If you ever find yourself in a situation where you or somebody around you is attacked by a dog, it can be one of the most shocking and most stressful experiences you’ll ever go through. To many, it doesn’t seem like a true version of reality, but the truth is, it can be life-threatening for the people involved.
That being said, with around 4.7 million dog bites recorded in the US alone every single year, it’s something you’ll want to be aware of. Today, we’re going to explore four of the most important dangers you need to be aware of if you witness someone getting bitten by a dog, and what you can do to improve or take control of the situation.
#1 – Complications with the Bitten
How you approach a situation where someone has been bitten by a dog depends on a lot of factor surrounding the person involved. Most importantly, you’ll want to think about age. Statistically, the most common group of people to get bitten are boys between the ages of 5-9.
Of course, this kind of situation is going to be truly terrifying to someone of that age, as will the physical effects since children are weaker than adults. This means medical assistance is even more vital and is required to be urgent.
#2 – Consequential Infections
In the event that some is bitten, in addition to treating the wound, you need to keep an eye open for signs of infection. Make sure one of the first things you do is to clean around the bite area with purified water.
Around the area of the bite, make sure you’re looking out for discharge, redness, any swollen areas, or anything that just doesn’t seem right. This could be a sign of an injection coming on which requires urgent medical assistance.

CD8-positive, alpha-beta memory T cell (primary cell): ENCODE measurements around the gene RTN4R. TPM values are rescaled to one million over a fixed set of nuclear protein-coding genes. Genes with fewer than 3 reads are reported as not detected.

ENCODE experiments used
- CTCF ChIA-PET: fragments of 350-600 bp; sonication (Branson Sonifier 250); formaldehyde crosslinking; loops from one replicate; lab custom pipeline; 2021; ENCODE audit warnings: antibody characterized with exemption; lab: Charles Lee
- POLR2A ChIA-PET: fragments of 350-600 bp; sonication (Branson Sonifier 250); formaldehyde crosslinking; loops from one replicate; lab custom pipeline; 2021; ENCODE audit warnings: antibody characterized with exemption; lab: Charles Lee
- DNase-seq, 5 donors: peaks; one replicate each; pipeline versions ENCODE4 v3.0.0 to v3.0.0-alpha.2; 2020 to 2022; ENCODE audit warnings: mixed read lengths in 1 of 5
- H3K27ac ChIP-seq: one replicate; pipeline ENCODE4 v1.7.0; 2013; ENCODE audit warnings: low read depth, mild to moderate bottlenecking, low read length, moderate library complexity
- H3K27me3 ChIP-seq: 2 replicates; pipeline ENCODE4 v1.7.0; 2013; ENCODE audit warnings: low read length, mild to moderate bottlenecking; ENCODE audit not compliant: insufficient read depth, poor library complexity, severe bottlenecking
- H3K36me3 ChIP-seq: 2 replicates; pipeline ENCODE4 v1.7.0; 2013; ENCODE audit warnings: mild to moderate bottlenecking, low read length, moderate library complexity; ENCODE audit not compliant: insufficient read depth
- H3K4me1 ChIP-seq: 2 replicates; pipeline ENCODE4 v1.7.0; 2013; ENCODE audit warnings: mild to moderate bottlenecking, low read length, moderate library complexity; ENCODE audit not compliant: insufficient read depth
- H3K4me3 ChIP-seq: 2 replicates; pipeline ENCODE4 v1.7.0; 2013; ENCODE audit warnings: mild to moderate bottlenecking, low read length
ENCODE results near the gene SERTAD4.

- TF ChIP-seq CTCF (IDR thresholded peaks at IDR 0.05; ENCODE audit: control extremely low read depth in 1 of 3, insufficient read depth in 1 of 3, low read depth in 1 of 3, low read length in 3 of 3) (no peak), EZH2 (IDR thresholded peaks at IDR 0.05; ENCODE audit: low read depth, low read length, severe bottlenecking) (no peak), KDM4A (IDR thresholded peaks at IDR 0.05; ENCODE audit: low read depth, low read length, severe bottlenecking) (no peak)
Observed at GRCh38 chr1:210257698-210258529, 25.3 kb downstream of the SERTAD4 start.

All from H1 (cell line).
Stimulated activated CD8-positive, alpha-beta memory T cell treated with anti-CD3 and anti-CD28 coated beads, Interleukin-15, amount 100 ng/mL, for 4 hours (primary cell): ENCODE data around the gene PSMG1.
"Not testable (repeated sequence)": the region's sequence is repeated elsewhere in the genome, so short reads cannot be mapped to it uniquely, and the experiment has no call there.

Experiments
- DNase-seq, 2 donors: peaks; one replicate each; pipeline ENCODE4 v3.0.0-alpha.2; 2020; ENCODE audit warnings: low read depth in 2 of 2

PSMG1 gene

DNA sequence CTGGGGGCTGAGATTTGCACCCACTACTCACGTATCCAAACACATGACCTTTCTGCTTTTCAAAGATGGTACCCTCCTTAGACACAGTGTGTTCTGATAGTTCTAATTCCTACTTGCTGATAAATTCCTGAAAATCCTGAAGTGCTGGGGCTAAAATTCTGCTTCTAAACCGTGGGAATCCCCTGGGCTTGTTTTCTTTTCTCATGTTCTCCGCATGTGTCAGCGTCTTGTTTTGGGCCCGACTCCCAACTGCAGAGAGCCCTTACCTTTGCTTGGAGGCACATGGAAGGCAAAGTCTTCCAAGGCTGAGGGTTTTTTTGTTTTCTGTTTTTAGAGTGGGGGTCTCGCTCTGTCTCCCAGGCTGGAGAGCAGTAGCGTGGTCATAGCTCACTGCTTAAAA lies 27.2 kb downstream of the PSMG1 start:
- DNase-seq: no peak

#3 – Bleeding & Loss of Blood
Of course, if the teeth of the dog have pierced the skin, depending on where the bite is and the individual circumstances of the bite, the person bitten might be losing a lot of blood and it’s vital that you address this issue.
The best thing to do is get a clean bandage of some kind that you’re capable of wrapping tightly around the bitten area. Make sure you apply a firm amount of pressure until the bleeding stops.
#4 – Emotional Trauma/Shock
As we mentioned above, being bitten by a dog can a traumatic experience for everyone involved, especially the person who’s been bitten. It’s vital that the person who’s been affected receives emotional support throughout the event.
What’s more, emotional and mental well-being support will be most likely needed after the event has taken place, and even after physical recovery. Think of it as some kind of PSTD where flashbacks may upset or trigger a panic reaction in the person.
If you ever find yourself in a situation where you’re dealing with a dog bite, either yourself or somebody who’s with you, the most important thing to remember is to stay calm and focused. The worst thing you can do is stress or panic, and this will only make things worse.